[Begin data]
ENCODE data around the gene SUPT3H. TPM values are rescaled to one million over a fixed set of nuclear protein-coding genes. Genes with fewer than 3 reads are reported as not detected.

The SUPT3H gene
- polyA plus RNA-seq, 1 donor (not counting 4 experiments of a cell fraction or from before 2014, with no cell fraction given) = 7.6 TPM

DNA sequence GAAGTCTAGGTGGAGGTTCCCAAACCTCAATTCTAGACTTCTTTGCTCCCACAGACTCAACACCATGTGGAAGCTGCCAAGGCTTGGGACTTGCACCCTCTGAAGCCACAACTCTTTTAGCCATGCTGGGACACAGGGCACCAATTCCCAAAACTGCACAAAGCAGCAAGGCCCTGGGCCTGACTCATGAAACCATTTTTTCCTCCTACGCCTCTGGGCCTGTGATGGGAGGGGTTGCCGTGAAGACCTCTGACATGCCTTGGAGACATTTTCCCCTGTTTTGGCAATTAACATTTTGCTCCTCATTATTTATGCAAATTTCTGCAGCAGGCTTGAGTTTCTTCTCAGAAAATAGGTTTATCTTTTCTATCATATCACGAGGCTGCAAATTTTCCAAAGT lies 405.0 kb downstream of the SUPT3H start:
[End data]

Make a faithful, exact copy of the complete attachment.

ENCODE data around the gene SUPT3H. TPM values are rescaled to one million over a fixed set of nuclear protein-coding genes. Genes with fewer than 3 reads are reported as not detected.

The SUPT3H gene
- polyA plus RNA-seq, 1 donor (not counting 4 experiments of a cell fraction or from before 2014, with no cell fraction given) = 7.6 TPM

DNA sequence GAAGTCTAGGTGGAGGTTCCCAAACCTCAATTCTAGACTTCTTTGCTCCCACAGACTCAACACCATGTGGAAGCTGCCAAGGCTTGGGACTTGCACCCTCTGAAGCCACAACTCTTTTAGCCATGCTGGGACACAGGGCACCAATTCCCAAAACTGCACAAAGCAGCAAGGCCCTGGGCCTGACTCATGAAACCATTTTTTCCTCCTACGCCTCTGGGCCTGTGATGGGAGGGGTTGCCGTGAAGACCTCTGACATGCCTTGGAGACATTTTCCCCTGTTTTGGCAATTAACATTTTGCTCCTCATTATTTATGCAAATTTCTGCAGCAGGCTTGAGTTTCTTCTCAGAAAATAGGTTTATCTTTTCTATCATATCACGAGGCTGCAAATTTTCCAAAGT lies 405.0 kb downstream of the SUPT3H start: